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A Journey to a New Land

Mammoth and Scimitar Cat
Multimedia Library

Dr. Barbara Winter

SFU Museum of Archaeology and Ethnology

Maritime Adaptation

A terrestrial adaptation is a lifeway based on land resources. The first peoples of North America are often portrayed as big-game hunters, living on the Great Plains and using large animals to supply their food and shelter.

But if people came down the coast, they must have had a very different adaptation. They must have been adapted to a maritime way of life. They must have relied on food from the sea - the fish, shellfish and intertidal resources - to provide their clothing, food and shelter. This is a very different lifeway, requiring different knowledge, different skills and different tools.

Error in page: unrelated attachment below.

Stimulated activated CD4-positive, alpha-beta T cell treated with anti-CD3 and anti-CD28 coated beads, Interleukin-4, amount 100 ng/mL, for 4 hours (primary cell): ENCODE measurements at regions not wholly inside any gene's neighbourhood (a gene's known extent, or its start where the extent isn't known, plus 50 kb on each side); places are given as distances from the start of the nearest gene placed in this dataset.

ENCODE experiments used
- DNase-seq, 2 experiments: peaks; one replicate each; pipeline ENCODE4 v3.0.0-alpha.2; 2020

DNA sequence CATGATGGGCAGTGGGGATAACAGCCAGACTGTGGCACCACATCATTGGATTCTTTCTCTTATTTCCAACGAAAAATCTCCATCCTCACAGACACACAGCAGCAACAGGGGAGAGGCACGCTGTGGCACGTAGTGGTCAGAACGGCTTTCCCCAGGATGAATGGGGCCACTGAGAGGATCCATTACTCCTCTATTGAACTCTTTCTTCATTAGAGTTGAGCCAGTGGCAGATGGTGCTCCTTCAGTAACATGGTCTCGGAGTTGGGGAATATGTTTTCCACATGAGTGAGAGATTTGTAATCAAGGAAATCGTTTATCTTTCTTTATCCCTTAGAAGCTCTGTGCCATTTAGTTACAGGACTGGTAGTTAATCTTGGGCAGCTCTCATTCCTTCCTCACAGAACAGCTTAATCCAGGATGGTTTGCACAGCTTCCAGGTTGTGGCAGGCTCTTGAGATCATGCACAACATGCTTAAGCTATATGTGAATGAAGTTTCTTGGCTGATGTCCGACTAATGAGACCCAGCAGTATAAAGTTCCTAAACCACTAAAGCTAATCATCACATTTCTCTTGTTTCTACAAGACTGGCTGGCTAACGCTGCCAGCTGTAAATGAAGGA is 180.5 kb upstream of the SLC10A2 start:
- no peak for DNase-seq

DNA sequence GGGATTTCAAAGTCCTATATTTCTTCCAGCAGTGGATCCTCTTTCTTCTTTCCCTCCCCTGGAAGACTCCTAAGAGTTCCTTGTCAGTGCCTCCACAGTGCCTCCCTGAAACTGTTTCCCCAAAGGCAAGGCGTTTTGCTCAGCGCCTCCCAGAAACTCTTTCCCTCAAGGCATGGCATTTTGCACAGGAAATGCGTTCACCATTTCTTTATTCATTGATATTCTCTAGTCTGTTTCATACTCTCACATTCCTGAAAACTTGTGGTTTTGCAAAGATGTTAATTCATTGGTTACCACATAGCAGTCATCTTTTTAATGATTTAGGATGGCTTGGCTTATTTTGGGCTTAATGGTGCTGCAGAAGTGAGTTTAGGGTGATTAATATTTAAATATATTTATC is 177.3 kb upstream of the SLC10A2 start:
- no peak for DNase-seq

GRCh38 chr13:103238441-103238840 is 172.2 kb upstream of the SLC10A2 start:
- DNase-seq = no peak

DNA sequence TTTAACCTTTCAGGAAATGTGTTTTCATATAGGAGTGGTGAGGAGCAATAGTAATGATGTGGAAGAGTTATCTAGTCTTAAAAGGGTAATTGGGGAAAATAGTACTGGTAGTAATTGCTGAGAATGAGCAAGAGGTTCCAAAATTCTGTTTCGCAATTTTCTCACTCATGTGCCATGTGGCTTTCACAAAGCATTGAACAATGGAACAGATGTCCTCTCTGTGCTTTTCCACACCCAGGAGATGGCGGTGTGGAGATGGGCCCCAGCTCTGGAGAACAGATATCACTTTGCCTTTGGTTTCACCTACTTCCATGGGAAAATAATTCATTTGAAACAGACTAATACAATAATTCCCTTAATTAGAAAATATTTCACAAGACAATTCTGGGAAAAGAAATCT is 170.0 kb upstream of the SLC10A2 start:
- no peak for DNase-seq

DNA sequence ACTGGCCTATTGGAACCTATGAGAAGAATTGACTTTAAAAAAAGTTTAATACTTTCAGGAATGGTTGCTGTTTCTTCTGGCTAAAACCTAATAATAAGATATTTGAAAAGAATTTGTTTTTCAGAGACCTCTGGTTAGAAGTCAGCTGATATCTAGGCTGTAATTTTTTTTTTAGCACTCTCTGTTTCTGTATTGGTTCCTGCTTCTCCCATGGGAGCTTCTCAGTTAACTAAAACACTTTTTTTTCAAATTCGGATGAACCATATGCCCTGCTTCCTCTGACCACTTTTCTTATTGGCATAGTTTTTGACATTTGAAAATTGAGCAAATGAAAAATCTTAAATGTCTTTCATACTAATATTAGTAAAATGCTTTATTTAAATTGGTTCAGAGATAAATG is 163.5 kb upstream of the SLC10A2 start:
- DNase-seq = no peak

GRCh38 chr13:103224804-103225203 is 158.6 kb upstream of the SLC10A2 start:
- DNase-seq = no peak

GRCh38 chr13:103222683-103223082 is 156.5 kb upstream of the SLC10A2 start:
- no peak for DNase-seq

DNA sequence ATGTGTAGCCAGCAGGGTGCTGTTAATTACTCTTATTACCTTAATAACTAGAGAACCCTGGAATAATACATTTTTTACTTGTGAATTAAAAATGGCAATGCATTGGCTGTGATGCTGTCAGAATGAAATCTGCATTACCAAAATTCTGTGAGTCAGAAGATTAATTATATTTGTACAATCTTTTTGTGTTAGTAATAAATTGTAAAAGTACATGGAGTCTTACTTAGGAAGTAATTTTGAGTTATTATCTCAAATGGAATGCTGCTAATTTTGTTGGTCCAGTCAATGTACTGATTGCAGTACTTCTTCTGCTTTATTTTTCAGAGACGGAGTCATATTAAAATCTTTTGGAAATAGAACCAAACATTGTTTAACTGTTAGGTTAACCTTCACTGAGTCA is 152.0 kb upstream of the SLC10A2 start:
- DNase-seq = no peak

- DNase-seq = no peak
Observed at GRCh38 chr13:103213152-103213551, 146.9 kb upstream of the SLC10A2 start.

Kilgii Gwaay and Richardson Island provide indirect evidence that these people may have had a maritime lifeway. First of all, these two sites are on Haida Gwaii – they are very far from the mainland. In order for people to get there, they must have had boats, yet these sites date to over 9,000 years ago.

Also, in these sites, we find faunal remains of the resources from the sea. These fish and sea mammal remains indicate that people had the necessary tools to go out and catch those animals to use them for food. So they were relying on maritime resources and had the skills and the technology to have traveled down the coast even as long ago as 9,000 years.

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